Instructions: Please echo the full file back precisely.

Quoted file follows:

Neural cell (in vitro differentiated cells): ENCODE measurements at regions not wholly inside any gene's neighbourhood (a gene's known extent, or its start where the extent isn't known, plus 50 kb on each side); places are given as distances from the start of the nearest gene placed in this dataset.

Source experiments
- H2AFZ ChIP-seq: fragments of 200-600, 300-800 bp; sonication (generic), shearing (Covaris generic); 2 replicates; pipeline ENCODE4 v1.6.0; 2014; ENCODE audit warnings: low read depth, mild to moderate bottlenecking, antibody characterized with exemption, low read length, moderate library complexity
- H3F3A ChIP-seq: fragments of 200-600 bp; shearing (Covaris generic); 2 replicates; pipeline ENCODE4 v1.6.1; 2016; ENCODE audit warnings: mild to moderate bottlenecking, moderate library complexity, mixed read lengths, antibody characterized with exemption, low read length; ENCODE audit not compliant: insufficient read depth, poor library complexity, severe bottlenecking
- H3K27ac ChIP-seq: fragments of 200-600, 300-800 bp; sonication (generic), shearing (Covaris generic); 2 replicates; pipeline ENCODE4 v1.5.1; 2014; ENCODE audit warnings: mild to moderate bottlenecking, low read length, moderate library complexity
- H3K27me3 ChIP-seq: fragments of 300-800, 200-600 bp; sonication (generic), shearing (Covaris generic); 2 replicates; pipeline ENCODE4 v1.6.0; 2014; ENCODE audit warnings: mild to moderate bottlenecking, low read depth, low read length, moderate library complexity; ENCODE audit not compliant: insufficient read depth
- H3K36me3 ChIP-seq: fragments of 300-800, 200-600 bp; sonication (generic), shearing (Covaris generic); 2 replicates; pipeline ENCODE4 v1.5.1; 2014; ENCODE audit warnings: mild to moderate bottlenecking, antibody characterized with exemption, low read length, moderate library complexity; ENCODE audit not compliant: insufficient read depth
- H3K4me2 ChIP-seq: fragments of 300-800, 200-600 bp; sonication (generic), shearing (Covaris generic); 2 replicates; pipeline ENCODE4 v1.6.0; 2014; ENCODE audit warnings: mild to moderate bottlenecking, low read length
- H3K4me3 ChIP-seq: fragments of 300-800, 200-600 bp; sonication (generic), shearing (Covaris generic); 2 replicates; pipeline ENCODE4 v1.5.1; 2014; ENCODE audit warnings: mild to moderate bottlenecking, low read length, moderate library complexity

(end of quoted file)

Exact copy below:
Neural cell (in vitro differentiated cells): ENCODE measurements at regions not wholly inside any gene's neighbourhood (a gene's known extent, or its start where the extent isn't known, plus 50 kb on each side); places are given as distances from the start of the nearest gene placed in this dataset.

Source experiments
- H2AFZ ChIP-seq: fragments of 200-600, 300-800 bp; sonication (generic), shearing (Covaris generic); 2 replicates; pipeline ENCODE4 v1.6.0; 2014; ENCODE audit warnings: low read depth, mild to moderate bottlenecking, antibody characterized with exemption, low read length, moderate library complexity
- H3F3A ChIP-seq: fragments of 200-600 bp; shearing (Covaris generic); 2 replicates; pipeline ENCODE4 v1.6.1; 2016; ENCODE audit warnings: mild to moderate bottlenecking, moderate library complexity, mixed read lengths, antibody characterized with exemption, low read length; ENCODE audit not compliant: insufficient read depth, poor library complexity, severe bottlenecking
- H3K27ac ChIP-seq: fragments of 200-600, 300-800 bp; sonication (generic), shearing (Covaris generic); 2 replicates; pipeline ENCODE4 v1.5.1; 2014; ENCODE audit warnings: mild to moderate bottlenecking, low read length, moderate library complexity
- H3K27me3 ChIP-seq: fragments of 300-800, 200-600 bp; sonication (generic), shearing (Covaris generic); 2 replicates; pipeline ENCODE4 v1.6.0; 2014; ENCODE audit warnings: mild to moderate bottlenecking, low read depth, low read length, moderate library complexity; ENCODE audit not compliant: insufficient read depth
- H3K36me3 ChIP-seq: fragments of 300-800, 200-600 bp; sonication (generic), shearing (Covaris generic); 2 replicates; pipeline ENCODE4 v1.5.1; 2014; ENCODE audit warnings: mild to moderate bottlenecking, antibody characterized with exemption, low read length, moderate library complexity; ENCODE audit not compliant: insufficient read depth
- H3K4me2 ChIP-seq: fragments of 300-800, 200-600 bp; sonication (generic), shearing (Covaris generic); 2 replicates; pipeline ENCODE4 v1.6.0; 2014; ENCODE audit warnings: mild to moderate bottlenecking, low read length
- H3K4me3 ChIP-seq: fragments of 300-800, 200-600 bp; sonication (generic), shearing (Covaris generic); 2 replicates; pipeline ENCODE4 v1.5.1; 2014; ENCODE audit warnings: mild to moderate bottlenecking, low read length, moderate library complexity